Alan Kohler nicely illustrates the closed-shop nature of Australian elite thinking today in arguing that the Murray Inquiry has no point:
Joe Hockey committed the Coalition to a “Son of Wallis” or “Granddaughter of Campbell, whatever you will” in a speech the AIG National Forum in October 2010. It was the ninth point of a “Nine Point Plan” about banking, which he felt obliged to produce because the then Treasurer Wayne Swan was getting some traction with his attacks on the banks.
Interest rates were going up and the banks, it was believed, were colluding. There was obviously a cosy oligopoly at work and Something Needed To Be Done. Hockey’s nine points were all about banking competition and gave him something to say on the subject that week, which is what Oppositions need, every week.
…In my view there are two things the Murray Committee needs to focus on: superannuation and the internet.
As discussed here many times, retirement saving in Australia is a mess. No one knows whether they have enough money for a long retirement, no one knows how to make sure they do have enough, and there’s an industry that has grown disgustingly fat skimming excessive fees from the confusion.
…Meanwhile banking is moving online, where national borders don’t matter. As a result PayPal and Google, among others, are becoming quasi-banks, and new forms of money, led by Bitcoin, are popping up. What are the implications of this for bank regulation?
Can I suggest our elite pause for a moment to focus on structure? A once per decade banking inquiry following a global financial crisis does have a few points to address. Broadly speaking the inquiry should be examining whether the radical rewriting of the Wallis banking architecture by regulators during the heat of crisis was a good idea, has left us with any unwanted legacies, ask where it’s going to take us and whether we want to go there. Questions might include:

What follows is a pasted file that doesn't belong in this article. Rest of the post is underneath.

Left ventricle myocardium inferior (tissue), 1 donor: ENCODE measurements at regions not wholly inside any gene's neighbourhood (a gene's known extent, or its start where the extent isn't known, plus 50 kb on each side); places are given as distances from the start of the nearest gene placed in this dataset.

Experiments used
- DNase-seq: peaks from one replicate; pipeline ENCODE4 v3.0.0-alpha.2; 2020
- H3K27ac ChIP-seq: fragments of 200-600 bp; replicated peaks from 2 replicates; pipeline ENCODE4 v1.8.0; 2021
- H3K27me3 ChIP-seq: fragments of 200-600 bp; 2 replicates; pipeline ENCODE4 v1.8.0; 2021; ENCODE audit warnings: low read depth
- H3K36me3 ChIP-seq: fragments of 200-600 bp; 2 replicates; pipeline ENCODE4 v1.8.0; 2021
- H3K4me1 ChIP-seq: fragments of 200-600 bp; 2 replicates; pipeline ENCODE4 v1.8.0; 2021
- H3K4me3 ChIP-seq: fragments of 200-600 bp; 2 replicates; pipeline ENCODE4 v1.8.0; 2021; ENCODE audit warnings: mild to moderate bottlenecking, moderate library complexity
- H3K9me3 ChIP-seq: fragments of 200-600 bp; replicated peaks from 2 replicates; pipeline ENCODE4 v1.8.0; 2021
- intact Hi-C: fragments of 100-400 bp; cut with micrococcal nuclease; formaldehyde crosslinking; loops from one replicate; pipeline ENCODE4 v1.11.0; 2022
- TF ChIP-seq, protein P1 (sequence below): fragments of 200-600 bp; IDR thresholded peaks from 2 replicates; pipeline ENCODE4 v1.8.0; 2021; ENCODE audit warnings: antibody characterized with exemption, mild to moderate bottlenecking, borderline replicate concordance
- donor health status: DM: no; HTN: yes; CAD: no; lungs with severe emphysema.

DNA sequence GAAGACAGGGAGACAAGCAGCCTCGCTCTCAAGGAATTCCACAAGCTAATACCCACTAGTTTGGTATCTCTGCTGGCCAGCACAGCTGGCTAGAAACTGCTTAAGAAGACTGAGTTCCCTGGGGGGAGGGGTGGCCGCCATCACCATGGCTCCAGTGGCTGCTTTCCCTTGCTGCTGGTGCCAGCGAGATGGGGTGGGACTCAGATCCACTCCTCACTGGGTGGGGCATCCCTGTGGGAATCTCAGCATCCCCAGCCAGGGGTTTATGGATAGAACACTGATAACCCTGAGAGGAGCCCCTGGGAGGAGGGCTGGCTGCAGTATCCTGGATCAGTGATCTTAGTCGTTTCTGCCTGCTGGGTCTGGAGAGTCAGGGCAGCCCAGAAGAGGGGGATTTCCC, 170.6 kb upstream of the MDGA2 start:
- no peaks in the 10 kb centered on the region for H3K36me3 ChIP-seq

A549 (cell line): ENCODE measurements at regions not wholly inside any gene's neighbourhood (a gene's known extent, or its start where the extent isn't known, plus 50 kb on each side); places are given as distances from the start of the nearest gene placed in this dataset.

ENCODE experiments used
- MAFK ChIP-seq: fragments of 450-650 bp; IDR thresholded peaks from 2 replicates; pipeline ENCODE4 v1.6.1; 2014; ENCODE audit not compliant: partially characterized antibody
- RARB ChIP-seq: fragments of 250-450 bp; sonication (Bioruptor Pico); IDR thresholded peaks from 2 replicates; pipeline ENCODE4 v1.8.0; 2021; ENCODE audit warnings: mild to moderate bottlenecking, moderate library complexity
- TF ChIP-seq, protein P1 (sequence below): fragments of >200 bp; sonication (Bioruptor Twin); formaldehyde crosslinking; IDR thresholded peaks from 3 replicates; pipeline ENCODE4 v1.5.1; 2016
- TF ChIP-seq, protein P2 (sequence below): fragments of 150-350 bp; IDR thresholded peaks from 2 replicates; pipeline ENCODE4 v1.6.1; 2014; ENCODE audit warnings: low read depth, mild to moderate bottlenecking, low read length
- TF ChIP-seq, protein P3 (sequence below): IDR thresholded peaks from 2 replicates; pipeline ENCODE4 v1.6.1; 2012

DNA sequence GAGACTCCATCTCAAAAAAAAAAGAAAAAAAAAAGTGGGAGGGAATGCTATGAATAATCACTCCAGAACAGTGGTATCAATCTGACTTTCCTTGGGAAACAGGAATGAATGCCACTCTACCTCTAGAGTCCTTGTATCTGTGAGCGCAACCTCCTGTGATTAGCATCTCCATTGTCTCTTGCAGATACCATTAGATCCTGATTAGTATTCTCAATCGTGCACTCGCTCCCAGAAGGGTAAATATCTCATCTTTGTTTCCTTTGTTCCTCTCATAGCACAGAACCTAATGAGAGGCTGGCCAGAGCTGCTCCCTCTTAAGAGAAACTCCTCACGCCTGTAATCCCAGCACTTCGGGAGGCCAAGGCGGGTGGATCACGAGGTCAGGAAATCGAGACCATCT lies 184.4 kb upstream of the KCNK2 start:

- why are the banks still implicitly guaranteed by the government, as ratings agencies keep saying?
- what is the relationship between the banks and Budget and are we happy with it?
- do we want this situation to continue or to reshape it in a way that alters the political economy of the nation?
- how do we engineer sustainable competition?
- how can banks be brought into a national productivity agenda?
- are we happy with banks channeling absurd amounts of money into non-productive assets?
- what is going on in the bank’s internal risk models?
- is the banking system as sound as it appears given the reliance of the Budget upon China?
- what does the structural adjustment to higher commodity exports mean for banks?
- how can bank funding be stabilised?
- how can deposit funding be sustained?
- how do carry trades and currency wars effect the banks?
- is the RBA doing a good job?
- is APRA doing a good job?
- has the separation of prudential and macro responsibilities worked in the heat of battle?
Basically, the unanswered questions are endless.
I agree with AK on one thing. The inquiry will be about nothing so long it is run by one of the key architects of the problems it should be addressing, and our most prominent journalists say that it is.